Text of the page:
Hannaford & Son - The Exceptional Works of Charles Edward and Charles Arthur Hannaford
The Exceptional Works of Charles Edward and Charles Arthur Hannaford, Artists
By Yasmin Namdjou MA
At Sulis Fine Art we are thrilled to have acquired an excellent and dynamic new collection of watercolours and graphite drawings by the Hannaford family. Based in Norwich, the family comprised of two key artistic figures; Charles Edward Hannaford and his son, Charles Arthur.
Charles Edward Hannaford R.B.A. (1863 - 1955)
Charles Edward Hannaford was a noted watercolour artist and member of the Royal Society of British Artists. Educated in Paris, Hannaford first qualified as an architect and civil engineer. Later he abandoned this career and moved to Plymouth to become a full-time artist, studying under the late Stanhope Forbes RA. He had a weakness for Scottish and Dartmoor pictures, also boating and fishing scenes, with some of his works being purchased by the Royal Collection.
He held exhibitions in the Walker Gallery, Bond Street in 1910 and 1912 and from the latter one of his watercolours were purchased by King George and other by Queen Alexandra. Later, he exhibited at the Royal Academy, Royal institute, R.B.A., Royal Canadian Academy and the Royal Cambrian Academy, Manchester. After an invitation by Princess Marie Louise he painted a picture of the Queen’s Doll House. Many of his watercolours were sold in America and Canada. He occasionally worked in oils but his preferred medium was watercolour. Hannaford lived for periods in Fowey Cornwall and London before moving to Norfolk. For a time he lived at Stalham and South Walsham where he was churchwarden before settling in Thorpe.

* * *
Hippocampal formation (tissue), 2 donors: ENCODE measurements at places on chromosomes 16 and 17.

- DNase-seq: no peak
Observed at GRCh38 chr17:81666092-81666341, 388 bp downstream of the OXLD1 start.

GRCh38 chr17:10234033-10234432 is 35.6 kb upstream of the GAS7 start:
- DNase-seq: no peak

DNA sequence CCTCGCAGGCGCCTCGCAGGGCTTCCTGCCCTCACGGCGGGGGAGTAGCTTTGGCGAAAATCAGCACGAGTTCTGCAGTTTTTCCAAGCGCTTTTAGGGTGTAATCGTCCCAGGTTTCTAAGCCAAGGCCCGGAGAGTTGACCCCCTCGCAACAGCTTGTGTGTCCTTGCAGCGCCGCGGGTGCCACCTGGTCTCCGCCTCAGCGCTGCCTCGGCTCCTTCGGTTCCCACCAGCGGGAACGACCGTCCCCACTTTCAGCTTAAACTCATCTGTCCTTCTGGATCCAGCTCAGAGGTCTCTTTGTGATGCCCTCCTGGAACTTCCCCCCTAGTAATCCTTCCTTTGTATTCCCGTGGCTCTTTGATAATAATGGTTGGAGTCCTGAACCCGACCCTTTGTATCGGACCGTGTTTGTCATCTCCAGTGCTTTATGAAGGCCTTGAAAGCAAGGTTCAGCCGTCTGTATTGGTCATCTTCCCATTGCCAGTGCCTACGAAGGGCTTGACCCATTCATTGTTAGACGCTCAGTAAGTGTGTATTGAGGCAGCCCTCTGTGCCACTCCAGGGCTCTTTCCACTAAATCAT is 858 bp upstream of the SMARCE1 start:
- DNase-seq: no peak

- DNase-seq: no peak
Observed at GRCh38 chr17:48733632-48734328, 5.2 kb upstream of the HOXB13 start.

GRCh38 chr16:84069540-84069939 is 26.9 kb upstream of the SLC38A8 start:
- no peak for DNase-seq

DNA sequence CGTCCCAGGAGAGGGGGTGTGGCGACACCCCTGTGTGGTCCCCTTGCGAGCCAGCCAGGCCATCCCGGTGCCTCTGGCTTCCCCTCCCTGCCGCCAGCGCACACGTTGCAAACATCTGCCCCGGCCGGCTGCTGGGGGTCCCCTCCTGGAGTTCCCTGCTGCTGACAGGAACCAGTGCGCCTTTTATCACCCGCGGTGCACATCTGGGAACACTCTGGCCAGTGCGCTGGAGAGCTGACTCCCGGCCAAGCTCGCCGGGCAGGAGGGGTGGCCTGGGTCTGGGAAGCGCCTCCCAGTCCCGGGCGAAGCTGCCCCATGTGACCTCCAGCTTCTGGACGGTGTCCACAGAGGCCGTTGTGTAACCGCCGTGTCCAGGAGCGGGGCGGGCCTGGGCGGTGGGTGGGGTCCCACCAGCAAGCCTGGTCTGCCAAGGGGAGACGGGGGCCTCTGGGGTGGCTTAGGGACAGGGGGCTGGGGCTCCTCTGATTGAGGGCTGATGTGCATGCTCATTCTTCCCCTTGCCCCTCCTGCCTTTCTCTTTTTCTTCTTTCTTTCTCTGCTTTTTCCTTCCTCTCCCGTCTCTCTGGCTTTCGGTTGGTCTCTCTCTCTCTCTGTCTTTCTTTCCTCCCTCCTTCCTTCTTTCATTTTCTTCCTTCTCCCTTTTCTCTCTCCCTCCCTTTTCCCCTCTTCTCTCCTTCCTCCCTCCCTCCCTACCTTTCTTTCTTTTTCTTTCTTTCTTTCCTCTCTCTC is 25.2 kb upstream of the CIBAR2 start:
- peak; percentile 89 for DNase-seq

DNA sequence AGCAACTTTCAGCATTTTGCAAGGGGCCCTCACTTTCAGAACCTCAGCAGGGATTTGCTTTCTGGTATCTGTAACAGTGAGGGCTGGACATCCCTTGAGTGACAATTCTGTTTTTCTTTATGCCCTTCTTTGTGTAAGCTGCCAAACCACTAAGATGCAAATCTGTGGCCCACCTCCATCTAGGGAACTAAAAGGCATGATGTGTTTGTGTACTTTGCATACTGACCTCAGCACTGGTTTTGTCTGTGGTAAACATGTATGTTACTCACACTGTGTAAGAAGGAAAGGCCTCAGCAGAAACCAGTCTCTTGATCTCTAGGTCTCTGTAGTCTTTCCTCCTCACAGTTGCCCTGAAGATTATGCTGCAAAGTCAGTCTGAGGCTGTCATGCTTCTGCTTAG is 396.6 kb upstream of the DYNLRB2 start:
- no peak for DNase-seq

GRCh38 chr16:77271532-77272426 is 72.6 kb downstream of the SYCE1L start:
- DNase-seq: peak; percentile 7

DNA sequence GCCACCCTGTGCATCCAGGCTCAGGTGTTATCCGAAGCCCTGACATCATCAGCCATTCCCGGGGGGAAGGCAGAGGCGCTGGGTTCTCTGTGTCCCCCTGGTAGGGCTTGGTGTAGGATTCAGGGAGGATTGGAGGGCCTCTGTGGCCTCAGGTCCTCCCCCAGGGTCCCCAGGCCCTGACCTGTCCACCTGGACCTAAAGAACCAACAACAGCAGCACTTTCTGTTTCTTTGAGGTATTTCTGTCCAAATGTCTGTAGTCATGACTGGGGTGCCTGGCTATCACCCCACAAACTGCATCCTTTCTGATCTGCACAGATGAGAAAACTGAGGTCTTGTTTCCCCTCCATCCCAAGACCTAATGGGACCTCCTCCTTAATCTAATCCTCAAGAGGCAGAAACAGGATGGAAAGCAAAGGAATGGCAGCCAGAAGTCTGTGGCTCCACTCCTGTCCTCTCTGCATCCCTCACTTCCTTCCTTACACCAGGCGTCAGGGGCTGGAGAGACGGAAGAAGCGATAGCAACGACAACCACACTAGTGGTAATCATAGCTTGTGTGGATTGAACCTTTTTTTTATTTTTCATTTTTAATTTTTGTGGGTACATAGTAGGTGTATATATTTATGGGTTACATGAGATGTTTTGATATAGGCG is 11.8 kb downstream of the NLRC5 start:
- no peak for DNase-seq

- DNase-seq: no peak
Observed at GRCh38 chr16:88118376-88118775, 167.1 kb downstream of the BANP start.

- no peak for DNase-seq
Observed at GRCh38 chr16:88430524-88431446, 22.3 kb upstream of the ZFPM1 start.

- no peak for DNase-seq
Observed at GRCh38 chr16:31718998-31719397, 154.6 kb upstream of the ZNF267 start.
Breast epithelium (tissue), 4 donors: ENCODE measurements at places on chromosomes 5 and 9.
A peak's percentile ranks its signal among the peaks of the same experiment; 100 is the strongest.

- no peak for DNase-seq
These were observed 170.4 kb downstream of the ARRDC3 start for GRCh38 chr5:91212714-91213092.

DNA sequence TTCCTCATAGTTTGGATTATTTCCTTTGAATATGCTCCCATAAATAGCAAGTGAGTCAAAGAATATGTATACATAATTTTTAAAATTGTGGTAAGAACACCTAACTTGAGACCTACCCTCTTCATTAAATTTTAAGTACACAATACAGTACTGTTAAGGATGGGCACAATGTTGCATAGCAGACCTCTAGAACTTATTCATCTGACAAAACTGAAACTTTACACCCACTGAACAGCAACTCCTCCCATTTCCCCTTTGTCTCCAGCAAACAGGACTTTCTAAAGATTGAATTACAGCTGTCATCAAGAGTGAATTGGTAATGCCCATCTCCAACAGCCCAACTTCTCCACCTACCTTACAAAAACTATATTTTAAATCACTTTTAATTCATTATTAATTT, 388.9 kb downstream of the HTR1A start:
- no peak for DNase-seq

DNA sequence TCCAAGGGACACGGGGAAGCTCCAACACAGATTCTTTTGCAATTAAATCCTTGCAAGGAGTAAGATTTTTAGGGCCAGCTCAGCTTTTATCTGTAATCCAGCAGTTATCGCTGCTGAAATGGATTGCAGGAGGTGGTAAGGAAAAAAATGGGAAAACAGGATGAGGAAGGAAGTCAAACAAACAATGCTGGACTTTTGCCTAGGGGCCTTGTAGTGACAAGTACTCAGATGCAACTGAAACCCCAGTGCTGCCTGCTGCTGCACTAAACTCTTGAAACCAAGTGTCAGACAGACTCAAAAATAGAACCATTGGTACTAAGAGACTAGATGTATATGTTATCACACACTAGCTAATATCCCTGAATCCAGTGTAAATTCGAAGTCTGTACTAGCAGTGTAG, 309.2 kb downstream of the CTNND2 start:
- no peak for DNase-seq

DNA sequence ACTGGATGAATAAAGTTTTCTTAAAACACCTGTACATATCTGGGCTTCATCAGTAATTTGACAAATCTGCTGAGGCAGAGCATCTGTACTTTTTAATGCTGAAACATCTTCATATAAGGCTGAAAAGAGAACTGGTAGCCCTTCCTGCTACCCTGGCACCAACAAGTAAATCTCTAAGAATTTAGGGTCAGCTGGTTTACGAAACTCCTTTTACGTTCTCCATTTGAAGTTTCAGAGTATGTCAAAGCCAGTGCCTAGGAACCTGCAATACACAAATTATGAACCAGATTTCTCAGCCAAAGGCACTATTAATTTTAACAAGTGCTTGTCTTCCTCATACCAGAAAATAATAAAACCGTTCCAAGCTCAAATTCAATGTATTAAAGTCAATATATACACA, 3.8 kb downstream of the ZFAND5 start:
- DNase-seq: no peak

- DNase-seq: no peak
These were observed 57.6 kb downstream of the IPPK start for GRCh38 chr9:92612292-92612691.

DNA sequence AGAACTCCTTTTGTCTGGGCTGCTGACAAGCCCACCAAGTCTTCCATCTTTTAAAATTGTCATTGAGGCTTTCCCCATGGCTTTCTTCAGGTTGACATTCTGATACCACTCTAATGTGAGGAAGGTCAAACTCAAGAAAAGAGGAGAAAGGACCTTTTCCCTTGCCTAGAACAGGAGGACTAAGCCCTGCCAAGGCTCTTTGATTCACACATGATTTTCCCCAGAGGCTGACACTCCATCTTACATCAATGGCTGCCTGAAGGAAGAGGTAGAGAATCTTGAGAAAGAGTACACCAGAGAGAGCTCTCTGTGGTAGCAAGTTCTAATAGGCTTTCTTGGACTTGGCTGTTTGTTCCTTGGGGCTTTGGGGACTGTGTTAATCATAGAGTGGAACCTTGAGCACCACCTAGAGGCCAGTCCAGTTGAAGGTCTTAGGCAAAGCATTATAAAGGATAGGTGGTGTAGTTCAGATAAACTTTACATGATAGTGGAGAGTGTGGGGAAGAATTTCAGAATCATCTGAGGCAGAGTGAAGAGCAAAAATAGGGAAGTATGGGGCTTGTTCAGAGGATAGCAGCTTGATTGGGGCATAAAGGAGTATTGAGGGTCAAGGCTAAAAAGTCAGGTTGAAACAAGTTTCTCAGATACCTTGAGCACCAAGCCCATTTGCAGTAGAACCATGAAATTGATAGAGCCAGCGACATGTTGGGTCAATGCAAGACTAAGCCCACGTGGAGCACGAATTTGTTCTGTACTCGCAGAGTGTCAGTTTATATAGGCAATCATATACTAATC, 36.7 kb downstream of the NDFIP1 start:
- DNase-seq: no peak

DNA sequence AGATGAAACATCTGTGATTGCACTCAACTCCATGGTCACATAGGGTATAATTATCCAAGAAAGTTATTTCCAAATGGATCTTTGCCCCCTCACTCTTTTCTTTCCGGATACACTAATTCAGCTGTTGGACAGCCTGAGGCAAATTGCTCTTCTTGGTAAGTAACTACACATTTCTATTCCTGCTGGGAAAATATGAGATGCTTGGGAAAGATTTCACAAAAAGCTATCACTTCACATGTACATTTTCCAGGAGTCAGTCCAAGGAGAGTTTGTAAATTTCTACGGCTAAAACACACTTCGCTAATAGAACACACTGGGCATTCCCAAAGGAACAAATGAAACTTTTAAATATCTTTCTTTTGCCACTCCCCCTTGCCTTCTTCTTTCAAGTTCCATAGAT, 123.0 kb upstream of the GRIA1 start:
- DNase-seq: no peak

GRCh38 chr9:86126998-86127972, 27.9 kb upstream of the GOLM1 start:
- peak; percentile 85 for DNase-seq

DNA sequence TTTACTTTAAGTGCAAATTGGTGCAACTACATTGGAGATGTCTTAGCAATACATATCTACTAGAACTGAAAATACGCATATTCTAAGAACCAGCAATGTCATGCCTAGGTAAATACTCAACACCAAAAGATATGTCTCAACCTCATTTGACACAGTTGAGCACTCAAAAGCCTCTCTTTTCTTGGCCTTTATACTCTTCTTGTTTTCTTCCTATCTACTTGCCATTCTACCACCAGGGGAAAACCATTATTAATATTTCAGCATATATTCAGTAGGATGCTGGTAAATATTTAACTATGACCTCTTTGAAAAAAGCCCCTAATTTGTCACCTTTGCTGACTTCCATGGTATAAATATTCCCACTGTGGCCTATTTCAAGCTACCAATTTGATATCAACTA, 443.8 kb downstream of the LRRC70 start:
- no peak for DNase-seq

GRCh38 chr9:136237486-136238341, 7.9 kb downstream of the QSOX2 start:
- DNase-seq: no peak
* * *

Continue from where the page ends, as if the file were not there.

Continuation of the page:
Charles Arthur Hannaford R.B.A. (1887 - 1972)
The son of Charles Edward, an already highly esteemed watercolourist and naval artist, it would seem that Charles Arthur might have had a lot to live up to when forging his own artistic career. Working in a distinctly more post-impressionist and illustrative style than his father, an exponent of realism.
Charles A Hannaford was educated at Devonport High School and studied art at Plymouth Art School. Although he inherited his father’s artistic talent he went into the banking profession. On retiring from Lloyds Bank in 1935, he settled in Wroxham, Norfolk where he founded “Broads Tours Ltd”. As well as running the business, he used his talent in producing exquisite watercolours. Many of his painting were illustrated in the small booklet he produced entitled “The Charm of the Norfolk Broads”. This also featured a centrefold map with drawings of mills, inns and all the landmarks showing places of interest along the waterways and the larger Broads.
Charles A Hannaford found great inspiration from the ever-changing mood and colours of the Broads. His paintings became popular and familiar to those who sailed and hired cruisers from the Broads Tours Company, along with many who enjoyed river trips on the larger passenger launches. His work also achieved wider acclaim as he exhibited with the Royal Society of British Artists. Charles A Hannaford painted right up to his death on 8th August 1972 age 85.
Similarities and Disparities
The collection we acquired containing both the works of Hannaford Jnr (Charles Arthur) and Hannaford Sr. (Charles Edward). Only 24 years apart in age, the dates of production often overlap and even show similarities in style. A very typically Hannaford Senior watercolour would be in a distinctly Victorian realist style as shown in this image: